Utility bills is a common bone of contention between a landlord and tenant. Landlords worry about unpaid bills and that they might end up having paying them.
If under the terms of the tenancy the tenants is responsible for paying the bills and the landlord or agent informed the utilities of the change when the tenancy commenced, then there should be no problem. Even if the tenant vacates without paying the utility bills, it is a matter between the tenant and the utility company.
Having said that some landlords have found a small number of utility companies can be aggressive and in some cases wrongly threaten legal action against the landlord.
If a tenant is not sure if they are responsible for the water bill as part of their rent, they should check the tenancy agreement. The tenancy agreement should clearly state who is responsible for paying the water bill.
Tenants also have the right to ask for a meter if their tenancy agreement is for six months or longer.
If your tenancy agreement is less than six months, you must ask the landlord’s permission.
Some landlords do not want tenants to change the utility meters, especially if say the fixed term tenancy is less than 12 months. When it comes to water, the Water Industry Act 1999 s11 stipulates landlords cannot stop a tenant who pays their own water bill from choosing a meter should they wish.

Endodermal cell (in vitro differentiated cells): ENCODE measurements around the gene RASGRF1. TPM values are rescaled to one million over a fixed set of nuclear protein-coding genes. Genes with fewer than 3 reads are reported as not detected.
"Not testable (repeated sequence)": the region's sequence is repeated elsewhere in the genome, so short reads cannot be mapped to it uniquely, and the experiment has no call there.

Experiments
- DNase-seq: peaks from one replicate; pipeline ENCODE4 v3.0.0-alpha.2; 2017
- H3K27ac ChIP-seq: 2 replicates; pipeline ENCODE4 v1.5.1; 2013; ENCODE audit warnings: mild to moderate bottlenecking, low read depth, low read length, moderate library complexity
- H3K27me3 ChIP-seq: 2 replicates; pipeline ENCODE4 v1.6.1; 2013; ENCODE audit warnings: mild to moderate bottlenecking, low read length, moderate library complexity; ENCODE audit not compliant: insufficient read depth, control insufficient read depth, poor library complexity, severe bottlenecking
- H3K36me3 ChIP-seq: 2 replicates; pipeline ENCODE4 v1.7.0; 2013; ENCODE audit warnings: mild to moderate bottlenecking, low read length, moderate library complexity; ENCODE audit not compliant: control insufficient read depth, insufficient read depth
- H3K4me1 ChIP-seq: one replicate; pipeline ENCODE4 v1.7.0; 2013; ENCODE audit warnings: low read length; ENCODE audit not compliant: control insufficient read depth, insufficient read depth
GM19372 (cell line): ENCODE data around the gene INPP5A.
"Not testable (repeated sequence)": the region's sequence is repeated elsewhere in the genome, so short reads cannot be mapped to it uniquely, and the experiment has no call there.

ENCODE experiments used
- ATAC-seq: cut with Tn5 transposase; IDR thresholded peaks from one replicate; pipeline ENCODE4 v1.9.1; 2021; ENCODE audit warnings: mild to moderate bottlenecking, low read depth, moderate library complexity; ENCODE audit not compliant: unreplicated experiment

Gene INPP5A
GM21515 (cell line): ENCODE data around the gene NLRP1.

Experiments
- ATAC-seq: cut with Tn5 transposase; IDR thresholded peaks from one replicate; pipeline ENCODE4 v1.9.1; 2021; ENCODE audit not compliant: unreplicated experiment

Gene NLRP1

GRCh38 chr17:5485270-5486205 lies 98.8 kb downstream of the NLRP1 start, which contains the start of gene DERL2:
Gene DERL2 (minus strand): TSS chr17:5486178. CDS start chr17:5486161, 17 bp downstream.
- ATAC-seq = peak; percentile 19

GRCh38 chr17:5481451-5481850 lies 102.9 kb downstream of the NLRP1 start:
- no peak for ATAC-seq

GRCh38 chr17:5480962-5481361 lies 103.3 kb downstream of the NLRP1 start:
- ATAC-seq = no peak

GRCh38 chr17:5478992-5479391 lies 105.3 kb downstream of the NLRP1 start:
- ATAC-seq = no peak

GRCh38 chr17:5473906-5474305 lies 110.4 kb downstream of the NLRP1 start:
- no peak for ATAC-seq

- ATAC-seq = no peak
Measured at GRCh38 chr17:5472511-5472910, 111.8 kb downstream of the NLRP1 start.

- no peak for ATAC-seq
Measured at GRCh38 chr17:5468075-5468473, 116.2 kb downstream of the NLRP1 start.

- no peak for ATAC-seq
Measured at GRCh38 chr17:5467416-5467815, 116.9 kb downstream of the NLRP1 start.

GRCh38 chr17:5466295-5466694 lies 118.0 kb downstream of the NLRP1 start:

When it comes to paying the water bill, a tenant may either have a water bill in their own name or pay for water as part of their rent.
If a landlord fails to pay the water bill, the water utility company cannot disconnect the supply, but they can take legal action against the landlord.
You may wish to add others in your household as additional account holders – we need their permission to do this.
My landlord has failed to pay the water bill what can I do?
If the tenancy states the landlord is responsible for paying the water bill, then the water company cannot disconnect the water supply.
My tenant has not paid the water bill, what can I do?
If the tenancy stipulates the tenant is responsible for paying the water bill, then the matter is between the tenant and the water utility company. However, as a landlord, you must inform the water utility you are not in occupation and no longer liable for the water bill.
Author: Simon Hampton
Source: British Landlords Association
Date: 23rd of September 2020
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